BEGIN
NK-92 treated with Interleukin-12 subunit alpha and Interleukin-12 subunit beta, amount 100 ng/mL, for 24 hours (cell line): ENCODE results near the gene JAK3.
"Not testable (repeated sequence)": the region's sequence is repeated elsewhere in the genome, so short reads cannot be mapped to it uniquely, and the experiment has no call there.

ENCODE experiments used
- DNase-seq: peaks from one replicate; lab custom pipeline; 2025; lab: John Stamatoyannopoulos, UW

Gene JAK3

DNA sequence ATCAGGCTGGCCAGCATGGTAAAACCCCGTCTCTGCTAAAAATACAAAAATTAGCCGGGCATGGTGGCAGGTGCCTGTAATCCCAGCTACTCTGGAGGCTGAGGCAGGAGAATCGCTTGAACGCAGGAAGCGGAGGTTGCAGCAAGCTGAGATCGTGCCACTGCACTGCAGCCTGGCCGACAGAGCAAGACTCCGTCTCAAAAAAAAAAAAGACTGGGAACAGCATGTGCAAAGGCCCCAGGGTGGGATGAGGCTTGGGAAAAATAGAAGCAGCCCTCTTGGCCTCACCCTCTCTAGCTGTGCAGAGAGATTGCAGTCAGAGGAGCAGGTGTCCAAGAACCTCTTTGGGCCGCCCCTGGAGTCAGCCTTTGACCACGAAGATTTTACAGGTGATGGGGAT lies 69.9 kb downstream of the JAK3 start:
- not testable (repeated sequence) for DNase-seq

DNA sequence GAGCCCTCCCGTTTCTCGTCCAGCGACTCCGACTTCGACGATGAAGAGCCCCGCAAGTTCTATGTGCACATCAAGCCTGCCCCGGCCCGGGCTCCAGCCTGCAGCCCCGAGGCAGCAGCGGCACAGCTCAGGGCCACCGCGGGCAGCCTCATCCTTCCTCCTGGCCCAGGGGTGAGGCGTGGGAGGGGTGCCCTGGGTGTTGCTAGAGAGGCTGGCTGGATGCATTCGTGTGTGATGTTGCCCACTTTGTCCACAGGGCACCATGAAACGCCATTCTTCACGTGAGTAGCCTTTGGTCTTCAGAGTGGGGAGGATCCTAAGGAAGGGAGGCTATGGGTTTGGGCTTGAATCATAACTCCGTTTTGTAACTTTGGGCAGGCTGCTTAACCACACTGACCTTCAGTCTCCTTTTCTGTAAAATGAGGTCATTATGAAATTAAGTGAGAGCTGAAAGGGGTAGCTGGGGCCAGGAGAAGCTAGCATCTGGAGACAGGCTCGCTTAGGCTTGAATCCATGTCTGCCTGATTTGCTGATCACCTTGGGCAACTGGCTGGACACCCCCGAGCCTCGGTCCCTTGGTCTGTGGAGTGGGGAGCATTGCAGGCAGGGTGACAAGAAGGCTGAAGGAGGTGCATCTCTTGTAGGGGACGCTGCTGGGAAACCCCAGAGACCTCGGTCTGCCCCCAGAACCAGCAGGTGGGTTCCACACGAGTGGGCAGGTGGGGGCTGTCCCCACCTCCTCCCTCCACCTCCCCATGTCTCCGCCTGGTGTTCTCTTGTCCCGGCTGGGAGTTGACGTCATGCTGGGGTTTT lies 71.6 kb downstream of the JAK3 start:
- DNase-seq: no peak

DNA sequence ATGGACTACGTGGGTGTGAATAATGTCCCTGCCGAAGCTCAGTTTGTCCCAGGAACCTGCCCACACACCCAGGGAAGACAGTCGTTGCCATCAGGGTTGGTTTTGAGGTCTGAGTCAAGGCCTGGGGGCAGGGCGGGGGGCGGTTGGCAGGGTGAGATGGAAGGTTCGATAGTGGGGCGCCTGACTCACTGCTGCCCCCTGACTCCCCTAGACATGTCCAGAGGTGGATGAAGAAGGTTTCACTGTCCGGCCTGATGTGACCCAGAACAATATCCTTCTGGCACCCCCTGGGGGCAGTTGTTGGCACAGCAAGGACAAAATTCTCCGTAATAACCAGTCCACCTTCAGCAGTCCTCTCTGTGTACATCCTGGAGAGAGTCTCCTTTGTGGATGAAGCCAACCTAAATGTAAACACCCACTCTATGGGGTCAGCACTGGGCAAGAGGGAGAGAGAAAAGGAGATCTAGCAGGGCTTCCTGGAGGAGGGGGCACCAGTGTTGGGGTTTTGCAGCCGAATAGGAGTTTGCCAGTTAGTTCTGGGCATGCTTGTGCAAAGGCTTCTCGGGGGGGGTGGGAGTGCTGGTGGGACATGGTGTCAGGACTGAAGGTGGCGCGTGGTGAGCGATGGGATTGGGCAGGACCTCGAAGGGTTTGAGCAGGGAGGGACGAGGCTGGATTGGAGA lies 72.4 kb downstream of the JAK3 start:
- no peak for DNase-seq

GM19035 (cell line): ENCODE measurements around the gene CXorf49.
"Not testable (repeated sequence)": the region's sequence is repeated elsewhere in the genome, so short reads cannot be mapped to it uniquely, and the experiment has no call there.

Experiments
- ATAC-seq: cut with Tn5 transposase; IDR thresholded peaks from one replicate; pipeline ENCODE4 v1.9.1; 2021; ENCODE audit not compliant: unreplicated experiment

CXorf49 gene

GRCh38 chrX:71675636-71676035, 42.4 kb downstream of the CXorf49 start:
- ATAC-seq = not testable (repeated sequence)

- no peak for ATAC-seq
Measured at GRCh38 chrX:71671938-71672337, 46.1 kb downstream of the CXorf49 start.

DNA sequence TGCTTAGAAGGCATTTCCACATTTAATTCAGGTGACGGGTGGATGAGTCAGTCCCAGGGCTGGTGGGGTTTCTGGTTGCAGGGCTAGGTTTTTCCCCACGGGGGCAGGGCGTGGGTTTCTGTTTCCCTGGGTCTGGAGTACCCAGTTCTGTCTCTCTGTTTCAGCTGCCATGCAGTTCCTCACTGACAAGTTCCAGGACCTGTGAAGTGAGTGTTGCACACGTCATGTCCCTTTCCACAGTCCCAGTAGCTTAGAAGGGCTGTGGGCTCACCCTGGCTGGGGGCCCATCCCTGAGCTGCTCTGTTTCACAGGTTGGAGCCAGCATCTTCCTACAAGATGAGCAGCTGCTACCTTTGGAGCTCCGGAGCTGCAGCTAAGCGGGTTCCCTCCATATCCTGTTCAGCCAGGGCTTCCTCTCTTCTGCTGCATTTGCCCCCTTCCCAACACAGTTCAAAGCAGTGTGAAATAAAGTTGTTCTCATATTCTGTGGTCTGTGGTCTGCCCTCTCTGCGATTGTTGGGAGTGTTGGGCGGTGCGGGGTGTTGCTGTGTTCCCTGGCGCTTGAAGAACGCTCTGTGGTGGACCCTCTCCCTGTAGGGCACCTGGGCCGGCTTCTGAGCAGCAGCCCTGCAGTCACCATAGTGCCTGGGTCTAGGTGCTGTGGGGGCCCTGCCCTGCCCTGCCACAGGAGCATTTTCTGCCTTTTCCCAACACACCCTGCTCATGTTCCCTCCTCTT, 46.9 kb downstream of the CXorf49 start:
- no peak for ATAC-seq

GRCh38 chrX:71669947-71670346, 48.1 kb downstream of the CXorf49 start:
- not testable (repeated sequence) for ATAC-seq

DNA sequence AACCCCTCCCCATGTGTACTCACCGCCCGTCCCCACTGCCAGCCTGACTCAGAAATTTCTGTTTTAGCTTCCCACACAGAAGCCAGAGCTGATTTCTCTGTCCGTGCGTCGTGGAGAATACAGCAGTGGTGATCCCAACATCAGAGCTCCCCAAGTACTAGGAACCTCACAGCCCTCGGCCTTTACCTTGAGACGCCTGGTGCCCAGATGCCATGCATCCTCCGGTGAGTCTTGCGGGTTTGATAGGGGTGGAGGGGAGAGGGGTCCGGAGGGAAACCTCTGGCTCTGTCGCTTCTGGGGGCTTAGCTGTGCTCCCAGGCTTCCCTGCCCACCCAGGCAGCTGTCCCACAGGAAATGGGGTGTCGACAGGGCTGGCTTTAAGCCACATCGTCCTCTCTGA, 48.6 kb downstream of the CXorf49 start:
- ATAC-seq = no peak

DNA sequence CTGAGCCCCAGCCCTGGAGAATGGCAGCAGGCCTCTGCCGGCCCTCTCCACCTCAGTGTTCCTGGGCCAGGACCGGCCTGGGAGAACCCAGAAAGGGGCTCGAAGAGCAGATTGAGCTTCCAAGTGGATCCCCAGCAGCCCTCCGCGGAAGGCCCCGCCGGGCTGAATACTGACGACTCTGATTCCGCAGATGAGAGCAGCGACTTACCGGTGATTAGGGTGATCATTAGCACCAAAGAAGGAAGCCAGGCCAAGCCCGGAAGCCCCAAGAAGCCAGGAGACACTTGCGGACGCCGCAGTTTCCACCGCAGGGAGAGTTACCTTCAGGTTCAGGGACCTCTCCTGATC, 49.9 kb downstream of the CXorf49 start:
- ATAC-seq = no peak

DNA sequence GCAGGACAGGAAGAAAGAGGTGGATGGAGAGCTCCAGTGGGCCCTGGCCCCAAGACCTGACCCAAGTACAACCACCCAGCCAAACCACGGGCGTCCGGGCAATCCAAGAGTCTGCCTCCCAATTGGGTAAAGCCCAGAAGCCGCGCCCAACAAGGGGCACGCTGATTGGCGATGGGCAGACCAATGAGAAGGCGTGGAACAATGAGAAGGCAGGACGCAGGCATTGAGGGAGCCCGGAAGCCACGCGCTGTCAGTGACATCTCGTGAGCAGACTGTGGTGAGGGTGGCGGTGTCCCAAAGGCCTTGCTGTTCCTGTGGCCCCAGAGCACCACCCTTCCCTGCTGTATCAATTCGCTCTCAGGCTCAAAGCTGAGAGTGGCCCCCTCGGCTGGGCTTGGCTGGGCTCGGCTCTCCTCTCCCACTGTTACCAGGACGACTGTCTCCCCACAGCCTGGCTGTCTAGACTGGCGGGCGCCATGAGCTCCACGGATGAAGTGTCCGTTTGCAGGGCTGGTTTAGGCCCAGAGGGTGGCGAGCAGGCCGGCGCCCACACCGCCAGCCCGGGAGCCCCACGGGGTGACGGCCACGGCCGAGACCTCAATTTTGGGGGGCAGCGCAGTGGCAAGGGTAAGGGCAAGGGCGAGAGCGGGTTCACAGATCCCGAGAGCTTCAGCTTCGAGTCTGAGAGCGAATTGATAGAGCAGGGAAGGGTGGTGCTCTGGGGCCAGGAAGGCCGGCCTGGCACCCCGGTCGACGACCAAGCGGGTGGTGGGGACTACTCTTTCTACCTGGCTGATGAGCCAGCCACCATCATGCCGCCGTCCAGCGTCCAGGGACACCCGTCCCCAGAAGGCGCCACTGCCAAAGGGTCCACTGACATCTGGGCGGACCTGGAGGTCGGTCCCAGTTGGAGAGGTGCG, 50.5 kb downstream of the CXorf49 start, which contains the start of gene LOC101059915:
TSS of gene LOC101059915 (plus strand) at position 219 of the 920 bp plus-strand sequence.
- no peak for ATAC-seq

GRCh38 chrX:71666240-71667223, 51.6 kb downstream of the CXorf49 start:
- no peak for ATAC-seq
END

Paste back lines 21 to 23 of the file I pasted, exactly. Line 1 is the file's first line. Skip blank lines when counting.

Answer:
DNA sequence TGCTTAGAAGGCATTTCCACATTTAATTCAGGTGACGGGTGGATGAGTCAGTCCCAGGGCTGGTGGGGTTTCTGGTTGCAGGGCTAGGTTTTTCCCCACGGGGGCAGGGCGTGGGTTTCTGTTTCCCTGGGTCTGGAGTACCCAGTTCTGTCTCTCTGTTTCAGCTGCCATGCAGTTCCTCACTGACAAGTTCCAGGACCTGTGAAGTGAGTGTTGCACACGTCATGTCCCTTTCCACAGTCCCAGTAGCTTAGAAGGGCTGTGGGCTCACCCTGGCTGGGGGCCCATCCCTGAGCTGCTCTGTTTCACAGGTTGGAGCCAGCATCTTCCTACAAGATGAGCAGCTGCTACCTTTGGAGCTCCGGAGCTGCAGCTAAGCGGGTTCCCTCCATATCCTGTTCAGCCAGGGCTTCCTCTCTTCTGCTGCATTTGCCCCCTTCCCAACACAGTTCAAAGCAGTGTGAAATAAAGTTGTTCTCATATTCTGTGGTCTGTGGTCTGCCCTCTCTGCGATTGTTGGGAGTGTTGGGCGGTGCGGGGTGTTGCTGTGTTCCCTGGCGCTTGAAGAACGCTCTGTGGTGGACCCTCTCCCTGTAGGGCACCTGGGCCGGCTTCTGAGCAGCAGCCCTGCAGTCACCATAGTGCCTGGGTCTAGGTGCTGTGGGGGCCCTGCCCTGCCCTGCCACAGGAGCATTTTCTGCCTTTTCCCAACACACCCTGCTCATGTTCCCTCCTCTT, 46.9 kb downstream of the CXorf49 start:
- no peak for ATAC-seq

GRCh38 chrX:71669947-71670346, 48.1 kb downstream of the CXorf49 start: